I guess this is what happens when people have the time to be bored.
Meet the Jackal. No doubt with it’s C.O.R.O.N.A.! payload it’s here because of recent events that normally people censor themselves from talking about because our Silicon Valley overlords have decided that us commoners cannot discuss it, for fear of upsetting unpaid and utterly corrupt people headquartered in New York City.
So at the risk of being de-ranked, here we go!
Jan Anderson has a writeup over on vht-dk.dk giving a few details. 2284 bytes for something like this sounds awfully big. What happened to the 512 byte boot sector stuff?
Trojan name... : Jackal dropper
Trojan file... : vprot10
Trojan size... : 1884 bytes (packed with CrunchMania)
: 2284 bytes (unpacked)
Trojan archive : vprot.lha
Archive size.. : 4.322 bytes
Archive info.. : * Small utility that stays in background and detects
any change on resident memory vectors. Very easy to
use. Just put VPROTECT in your startup-sequence file
* Doesn't work from Workbench.
* TIP: if you click both mouse buttons on VPROTECT
window it will scan resident memory vectors again.
If nothing happends memory is ok.
* Not tested on KS higher than 1.3
You can find the post about it over on Aminet, giving some idea of the containment of this thing.
On the other hand, despite the ‘end of the world vibe’ I keep getting from people not in HK, it’s nice to see some life once more again in the Amiga!
And well it’s a Mac. I did the Windows Key + R to boot into recovery mode and install some old version of OS X over the internet. Nice.
I updated to Catalina and kind of forgot about the break with the ‘awesome world of home 32bit computing’ as it’s all 64bit now.
Needless to say none of my favourite stuff runs.
I’ve been maintaining a subscription to Crossover for a while, as I really like to support the future of Wine. I know a while back they too had the 64bit freakout, but they apparently found some shim to keep on running Win32 apps. And sure enough I loaded up my old Fortran Power Station bottle and it actually run!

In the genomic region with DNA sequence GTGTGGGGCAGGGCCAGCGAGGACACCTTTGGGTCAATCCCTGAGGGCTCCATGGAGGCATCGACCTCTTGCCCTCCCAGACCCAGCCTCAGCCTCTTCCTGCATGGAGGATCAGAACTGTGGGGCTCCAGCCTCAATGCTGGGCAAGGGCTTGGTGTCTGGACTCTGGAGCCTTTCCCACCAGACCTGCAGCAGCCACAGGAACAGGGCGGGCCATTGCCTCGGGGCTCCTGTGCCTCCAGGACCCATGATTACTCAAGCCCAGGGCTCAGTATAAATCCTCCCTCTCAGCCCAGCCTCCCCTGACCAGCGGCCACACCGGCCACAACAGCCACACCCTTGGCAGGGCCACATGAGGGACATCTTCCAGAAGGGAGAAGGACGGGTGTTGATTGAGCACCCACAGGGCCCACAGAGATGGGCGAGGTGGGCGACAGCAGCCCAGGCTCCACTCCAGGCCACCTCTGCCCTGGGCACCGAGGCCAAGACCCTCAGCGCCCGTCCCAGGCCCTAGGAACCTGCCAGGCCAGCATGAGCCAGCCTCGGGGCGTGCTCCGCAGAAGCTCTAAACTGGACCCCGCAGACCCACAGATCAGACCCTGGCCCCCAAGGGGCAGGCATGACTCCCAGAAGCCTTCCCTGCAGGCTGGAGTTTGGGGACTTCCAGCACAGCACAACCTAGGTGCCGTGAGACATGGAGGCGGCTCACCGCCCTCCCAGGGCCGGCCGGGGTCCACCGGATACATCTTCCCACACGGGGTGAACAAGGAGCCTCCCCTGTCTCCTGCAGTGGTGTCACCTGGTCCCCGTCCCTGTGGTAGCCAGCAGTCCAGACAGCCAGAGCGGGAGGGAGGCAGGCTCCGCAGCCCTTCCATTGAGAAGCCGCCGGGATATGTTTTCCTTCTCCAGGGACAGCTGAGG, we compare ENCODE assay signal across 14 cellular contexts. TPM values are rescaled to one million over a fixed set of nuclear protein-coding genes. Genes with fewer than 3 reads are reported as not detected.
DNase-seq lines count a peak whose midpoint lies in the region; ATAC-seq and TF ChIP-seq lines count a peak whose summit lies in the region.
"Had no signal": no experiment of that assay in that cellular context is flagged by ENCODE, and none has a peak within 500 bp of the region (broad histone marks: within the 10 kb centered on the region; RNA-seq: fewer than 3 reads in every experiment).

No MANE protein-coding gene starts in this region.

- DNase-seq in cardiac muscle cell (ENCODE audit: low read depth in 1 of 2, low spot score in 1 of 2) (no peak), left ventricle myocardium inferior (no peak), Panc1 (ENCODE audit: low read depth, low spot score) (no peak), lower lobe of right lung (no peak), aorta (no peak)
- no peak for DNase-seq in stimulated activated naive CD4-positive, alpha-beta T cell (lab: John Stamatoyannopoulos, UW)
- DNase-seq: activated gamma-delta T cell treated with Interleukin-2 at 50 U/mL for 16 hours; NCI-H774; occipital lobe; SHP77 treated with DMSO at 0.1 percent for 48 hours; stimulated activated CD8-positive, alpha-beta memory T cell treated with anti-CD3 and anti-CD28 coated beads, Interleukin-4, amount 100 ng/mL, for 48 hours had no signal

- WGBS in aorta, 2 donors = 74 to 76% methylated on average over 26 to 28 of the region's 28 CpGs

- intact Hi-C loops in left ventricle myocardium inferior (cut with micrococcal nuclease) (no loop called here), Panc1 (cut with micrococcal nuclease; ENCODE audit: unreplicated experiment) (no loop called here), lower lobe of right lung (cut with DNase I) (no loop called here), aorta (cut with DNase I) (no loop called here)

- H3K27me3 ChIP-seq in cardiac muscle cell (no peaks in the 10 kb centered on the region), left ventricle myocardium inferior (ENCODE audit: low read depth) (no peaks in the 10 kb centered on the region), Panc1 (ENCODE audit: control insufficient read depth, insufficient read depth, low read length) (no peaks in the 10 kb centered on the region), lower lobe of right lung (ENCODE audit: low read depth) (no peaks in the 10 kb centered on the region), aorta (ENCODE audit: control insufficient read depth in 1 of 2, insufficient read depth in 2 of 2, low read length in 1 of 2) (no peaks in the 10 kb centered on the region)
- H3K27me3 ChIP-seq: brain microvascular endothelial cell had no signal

Sadly SQL Server 4.21 seems to lock up, but it has been doing that under Wine when I last gave up on OS X a few years back. I tried some Win16 games (SimCity) and it bombed out. Looks like there is no support for Win16 apps. Pitty.
Steam is 64bit now, however none of Valve’s hits that have 64bit versions for Windows have made the 64bit leap for OS X. I have a feeling it’ll never happen as OS X users are so few and far between they are literally outnumbered by Linux users.
I did fire-up Subnautica, and of course the PC with the RTX 2070 blows this thing away. Although it’s hardly a fare competition. But who wants to play fare?
It’s far too early to really tell, and who knows I might just wipe this thing and install Windows. In my opinion OS X 10.6 was the greatest release ever bridging the divide from PowerPC to x86, just as 10.2.7 on the G5 was the greatest PowerPC version to bridge that 68000 divide. I still have that G5, but now my 2006 machine is dead. I’ve seen them in the used stores for around $100 USD. Although I don’t know if I can be bothered as they are incredibly heavy. And I’m pretty sure 10.6 will run on VMWare thanks to hackintosh efforts.
Also I should add as a personal note, my 2006 MacPro 1,1 died. I let someone else use it, and she broke it in one day. I’ve had it for years, several moves in the USA, then to Canada, then to Hong Kong. It died with only one day on the job. Sad.
So yeah if you linked your bethesda.net account to your steam account it’ll transfer it over. I guess to their credit it links your saves and all that.
I loaded it, against my better judgement. And 55GB later they have finally updated it to have NPC’s! But it’s still online, and despite having a commercial internet connection with synchronous up/down it’s still super laggy, and suffers from the damage from after the fact artifacts on launch.
Seriously my internet connection isn’t that crap. No doubt I’m playing on servers on the other side of the planet, but of course you still cannot select what server to join.
Even with an i7 9th gen and a RTX-2070 the game still chops and texture pops.
Well it’s not really airgapped, but more so many policies, and selective firewalling to make Windows 10 useless.
I was given a ‘new machine’ in some deep data centre, but it’s pretty barren. No Microsoft Office (LOL USE GOOGLE stuff? NO ODBC?!!! WTF!!!!?), and worse, no Linux Subsystem, no ‘Windows Store’ and no Microsoft.Net
Well to add .NET it turns out that, it’s on the installation media. Which I was oddly able to download, using the ‘Windows Media Creation Tool‘, and have the installation tool create an ISO. Then simply mount the ISO as my ‘D’ drive and run: